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Range Of Commercial Properties To Put Your Money In
We tend to have the impression that commercial properties are what major real estate players dabble with. And that is not an exaggeration of any kind. There are more regulations to adhere to and the face of the most famous streets are always made up of commercial real estate instead of residential homes. Why? Maybe because they are generally more valuable.
When we go commercial, it is implied that the premises will be used in some commercial way that will be eventually used by profit-driven enterprises or non-profit organisations. Either way, you can expect the tenants to be sucking in huge cash flow unless their business plans are doomed from the start. The irony is that most investors who are taking the first step into commercial properties often are only able to see the obvious types like offices, retail shops or industrial warehouses. There are actually plenty more categories that you should write on your list for consideration. Here is a list of them.
Recreation. Badminton courts, billiard parlours, community clubs, bowling alleys, theatres, etc.
Religious structures. Churches, temples, mosques, cathedrals, etc.
Educational. Public and private schools.
Hospitals and nursing homes. While public hospitals are likely to be built on state land, private hospitals often stand on private land with shareholder interest as a focus. Old folk’s homes and nursing homes are also targets for opportunistic buyers.
Hotels. You are not going to build a 1000-room hotel smack in the middle of the city. But there are many small hotel chains and motels that are often scattered on the outskirts of urban cities. These are prime targets. If you can pull in an experienced marketer to pull in the guests, you are looking at a cash cow that will not stop pumping money into your money bag.
Food centres. As it becomes more and more cheaper to create fancy presentation for food, more food centres with multiple different stalls are propping up all over the place. Everyone has to eat. And food centres in high traffic locations have become the ultimate currency press. The drawback is that managing various business-minded tenants in one place can be a challenging affair.
Car parks. There is nothing a motorist can do but park in your car park when parking lots are scarce in a particular area. You can charge as high as you want and they have to pay accordingly. It’s just like gasoline. When you drive, you have to pump petrol into your tank no matter how high fuel prices are climbing. Anyway, if you can afford a car, fuel prices and parking charges are small money.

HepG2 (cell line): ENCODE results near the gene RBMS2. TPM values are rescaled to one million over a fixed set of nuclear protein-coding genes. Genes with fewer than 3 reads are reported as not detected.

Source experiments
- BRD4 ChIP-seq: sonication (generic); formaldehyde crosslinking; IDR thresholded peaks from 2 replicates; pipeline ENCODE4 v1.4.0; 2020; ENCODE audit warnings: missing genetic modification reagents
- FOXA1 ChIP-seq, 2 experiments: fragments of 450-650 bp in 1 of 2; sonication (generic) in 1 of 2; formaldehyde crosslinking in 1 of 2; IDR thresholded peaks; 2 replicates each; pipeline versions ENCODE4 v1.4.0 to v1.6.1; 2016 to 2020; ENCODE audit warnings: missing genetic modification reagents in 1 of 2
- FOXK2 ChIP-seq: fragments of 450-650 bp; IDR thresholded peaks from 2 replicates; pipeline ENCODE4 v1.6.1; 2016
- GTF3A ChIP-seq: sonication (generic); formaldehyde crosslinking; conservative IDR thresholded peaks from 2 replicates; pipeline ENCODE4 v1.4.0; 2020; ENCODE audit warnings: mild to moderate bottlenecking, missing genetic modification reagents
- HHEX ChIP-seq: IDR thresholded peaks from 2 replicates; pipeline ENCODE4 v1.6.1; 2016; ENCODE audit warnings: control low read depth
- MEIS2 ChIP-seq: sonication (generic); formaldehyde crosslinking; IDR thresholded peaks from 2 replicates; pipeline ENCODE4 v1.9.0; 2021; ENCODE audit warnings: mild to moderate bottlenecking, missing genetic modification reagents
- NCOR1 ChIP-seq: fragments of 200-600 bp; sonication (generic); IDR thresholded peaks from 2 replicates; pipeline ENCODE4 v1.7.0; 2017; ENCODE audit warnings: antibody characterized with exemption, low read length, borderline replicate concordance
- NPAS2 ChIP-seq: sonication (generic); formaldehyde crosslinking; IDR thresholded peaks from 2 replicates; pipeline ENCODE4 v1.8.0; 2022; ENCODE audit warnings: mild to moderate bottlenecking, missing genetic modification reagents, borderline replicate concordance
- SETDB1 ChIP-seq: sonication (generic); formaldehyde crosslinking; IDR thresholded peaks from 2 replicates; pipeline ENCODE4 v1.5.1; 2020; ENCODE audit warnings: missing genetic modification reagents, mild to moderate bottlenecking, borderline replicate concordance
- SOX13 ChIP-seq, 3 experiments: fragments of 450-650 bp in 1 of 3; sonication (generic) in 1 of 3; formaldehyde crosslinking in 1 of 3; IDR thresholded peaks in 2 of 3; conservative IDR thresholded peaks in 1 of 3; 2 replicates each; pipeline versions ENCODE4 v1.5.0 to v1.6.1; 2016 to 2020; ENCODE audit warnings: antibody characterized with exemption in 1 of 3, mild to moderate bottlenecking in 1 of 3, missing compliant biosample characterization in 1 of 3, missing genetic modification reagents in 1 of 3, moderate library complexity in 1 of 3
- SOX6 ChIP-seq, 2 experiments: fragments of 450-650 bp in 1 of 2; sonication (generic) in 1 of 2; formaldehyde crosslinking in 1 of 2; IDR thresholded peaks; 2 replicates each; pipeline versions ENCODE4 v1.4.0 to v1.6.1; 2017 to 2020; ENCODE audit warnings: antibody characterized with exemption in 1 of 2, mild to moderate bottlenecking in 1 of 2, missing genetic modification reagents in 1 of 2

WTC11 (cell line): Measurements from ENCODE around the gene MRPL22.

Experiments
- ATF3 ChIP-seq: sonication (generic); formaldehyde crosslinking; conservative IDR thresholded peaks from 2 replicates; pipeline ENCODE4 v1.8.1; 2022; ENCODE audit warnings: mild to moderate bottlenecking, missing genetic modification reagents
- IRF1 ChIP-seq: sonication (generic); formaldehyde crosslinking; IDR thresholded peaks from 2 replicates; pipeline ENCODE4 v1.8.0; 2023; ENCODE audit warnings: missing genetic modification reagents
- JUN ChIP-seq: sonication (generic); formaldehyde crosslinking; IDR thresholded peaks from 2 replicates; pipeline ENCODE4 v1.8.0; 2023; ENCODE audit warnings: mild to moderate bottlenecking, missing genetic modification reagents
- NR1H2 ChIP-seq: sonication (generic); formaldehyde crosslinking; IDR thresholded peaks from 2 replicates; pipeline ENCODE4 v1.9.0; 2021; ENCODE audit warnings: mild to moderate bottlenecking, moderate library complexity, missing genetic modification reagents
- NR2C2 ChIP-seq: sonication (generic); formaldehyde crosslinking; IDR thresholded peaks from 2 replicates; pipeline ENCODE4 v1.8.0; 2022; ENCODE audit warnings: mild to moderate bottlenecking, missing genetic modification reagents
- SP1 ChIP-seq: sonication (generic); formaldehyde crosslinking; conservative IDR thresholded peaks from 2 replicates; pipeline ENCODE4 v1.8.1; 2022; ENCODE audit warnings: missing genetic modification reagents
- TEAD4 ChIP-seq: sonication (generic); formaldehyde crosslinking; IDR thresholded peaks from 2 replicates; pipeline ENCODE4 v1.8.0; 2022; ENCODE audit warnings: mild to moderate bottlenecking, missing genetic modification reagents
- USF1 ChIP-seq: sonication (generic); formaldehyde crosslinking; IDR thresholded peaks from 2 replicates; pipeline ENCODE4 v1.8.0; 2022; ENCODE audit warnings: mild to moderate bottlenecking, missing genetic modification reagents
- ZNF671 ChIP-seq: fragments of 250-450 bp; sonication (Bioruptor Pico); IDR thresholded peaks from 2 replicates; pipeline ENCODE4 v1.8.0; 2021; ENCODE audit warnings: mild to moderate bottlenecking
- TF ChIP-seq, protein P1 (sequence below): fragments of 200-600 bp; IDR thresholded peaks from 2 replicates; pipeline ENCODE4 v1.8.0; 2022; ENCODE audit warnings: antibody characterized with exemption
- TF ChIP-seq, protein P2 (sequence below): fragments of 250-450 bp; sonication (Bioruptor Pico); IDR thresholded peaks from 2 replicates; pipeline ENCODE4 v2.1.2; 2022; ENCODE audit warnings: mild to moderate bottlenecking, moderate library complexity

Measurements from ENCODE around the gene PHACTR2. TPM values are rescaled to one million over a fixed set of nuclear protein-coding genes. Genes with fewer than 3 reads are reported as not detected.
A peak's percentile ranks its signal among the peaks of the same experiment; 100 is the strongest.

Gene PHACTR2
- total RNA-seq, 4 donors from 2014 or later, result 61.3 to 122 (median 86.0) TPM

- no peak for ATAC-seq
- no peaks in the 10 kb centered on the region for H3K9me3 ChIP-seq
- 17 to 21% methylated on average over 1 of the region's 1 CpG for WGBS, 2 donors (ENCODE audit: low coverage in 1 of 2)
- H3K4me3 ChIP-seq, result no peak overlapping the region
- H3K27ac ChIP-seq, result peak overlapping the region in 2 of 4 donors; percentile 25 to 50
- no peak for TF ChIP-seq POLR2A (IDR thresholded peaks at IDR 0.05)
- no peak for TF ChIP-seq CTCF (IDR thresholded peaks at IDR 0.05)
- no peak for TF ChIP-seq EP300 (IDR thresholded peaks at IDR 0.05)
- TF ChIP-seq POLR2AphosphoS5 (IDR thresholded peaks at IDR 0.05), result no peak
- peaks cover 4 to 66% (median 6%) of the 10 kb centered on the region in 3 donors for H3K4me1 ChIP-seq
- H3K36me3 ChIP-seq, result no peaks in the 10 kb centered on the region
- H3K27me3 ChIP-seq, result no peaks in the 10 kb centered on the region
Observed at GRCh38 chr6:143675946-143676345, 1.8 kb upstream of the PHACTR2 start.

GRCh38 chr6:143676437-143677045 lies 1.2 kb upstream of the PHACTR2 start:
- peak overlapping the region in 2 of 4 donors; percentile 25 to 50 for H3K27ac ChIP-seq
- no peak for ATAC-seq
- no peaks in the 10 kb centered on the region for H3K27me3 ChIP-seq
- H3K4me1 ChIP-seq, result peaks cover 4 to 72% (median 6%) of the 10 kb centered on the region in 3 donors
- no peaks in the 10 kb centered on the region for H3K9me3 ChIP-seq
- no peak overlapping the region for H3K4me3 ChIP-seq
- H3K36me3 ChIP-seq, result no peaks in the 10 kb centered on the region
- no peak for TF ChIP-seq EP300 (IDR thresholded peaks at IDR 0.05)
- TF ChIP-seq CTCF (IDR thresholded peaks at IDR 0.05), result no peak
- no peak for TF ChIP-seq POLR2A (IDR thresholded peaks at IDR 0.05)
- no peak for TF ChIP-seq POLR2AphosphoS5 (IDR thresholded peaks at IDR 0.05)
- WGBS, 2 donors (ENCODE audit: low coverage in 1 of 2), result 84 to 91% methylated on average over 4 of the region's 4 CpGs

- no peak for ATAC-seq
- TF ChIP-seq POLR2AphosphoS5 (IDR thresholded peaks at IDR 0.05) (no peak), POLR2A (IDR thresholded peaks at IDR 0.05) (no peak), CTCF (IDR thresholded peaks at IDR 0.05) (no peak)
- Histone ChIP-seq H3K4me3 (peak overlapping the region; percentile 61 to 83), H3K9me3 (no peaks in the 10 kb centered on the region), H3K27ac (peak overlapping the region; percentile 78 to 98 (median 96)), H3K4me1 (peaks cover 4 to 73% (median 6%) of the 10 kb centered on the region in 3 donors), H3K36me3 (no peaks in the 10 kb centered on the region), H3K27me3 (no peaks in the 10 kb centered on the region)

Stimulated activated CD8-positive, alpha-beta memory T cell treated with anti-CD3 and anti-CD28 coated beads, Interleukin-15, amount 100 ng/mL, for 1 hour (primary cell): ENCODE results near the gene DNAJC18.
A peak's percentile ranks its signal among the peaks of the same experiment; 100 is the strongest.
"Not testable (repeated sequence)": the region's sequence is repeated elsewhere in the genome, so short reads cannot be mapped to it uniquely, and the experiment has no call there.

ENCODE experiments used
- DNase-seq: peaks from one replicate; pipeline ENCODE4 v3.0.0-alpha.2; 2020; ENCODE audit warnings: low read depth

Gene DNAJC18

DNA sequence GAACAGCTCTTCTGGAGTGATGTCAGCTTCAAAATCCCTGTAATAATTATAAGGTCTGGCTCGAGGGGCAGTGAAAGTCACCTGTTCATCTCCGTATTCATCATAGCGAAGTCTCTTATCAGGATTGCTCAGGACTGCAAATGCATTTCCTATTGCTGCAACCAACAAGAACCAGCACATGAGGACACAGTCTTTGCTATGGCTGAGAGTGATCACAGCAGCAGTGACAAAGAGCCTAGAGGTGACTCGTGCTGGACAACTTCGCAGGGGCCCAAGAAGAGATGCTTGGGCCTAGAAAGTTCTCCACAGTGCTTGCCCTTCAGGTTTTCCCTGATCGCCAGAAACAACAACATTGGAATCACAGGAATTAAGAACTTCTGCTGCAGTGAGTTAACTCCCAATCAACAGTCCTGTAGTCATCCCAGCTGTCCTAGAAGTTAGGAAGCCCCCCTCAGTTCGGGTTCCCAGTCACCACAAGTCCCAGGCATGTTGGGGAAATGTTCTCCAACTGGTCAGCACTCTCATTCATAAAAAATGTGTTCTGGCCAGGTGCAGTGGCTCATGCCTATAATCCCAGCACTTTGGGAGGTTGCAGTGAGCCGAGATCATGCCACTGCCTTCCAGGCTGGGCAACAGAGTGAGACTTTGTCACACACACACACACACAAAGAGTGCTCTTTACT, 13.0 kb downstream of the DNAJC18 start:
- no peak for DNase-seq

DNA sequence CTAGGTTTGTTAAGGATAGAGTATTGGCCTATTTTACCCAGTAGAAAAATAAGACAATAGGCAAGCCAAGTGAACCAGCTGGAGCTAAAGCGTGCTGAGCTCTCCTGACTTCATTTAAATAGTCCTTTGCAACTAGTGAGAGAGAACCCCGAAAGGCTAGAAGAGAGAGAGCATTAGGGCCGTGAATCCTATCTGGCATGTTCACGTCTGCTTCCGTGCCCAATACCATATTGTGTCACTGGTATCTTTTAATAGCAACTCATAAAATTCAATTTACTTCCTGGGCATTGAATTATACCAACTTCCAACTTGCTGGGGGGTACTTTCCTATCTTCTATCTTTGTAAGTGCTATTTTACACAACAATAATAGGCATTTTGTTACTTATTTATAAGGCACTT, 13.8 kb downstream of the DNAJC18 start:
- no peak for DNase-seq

Retail shops. Unless you are buying a prime space in a major shopping mall, you should take serious consideration on investing in one. Because when a mall turns out to be a failure, tenants pull out every rabbit out of their hats to defer payments or even not pay at all. They will then blame their failure on factors that nobody can control, including you. If your ultimate goal is to rent to a big player like a bank or a luxury brand, remember that your acquisition objective is to acquire location that these players will find attractive. You won’t find GUCCI renting space from you if all you have is a neighbourhood space.
Other types of commercial properties. Utility buildings, land suitable for farming, locations approved for gas stations, opportunities in public buildings owned by government agencies, professional offices, etc.
The biggest difference between landlording for residential and commercial real estate is the tenants. For the latter, you will now be dealing with shrewd business people who will either squeeze you for everything you are worth or behave like a capitalist whose sole focus is on generating more revenue instead clamping down on all costs. If managing a relationship with them seem like a daunting task that will faze you, stick to residential sites for better sleep at night.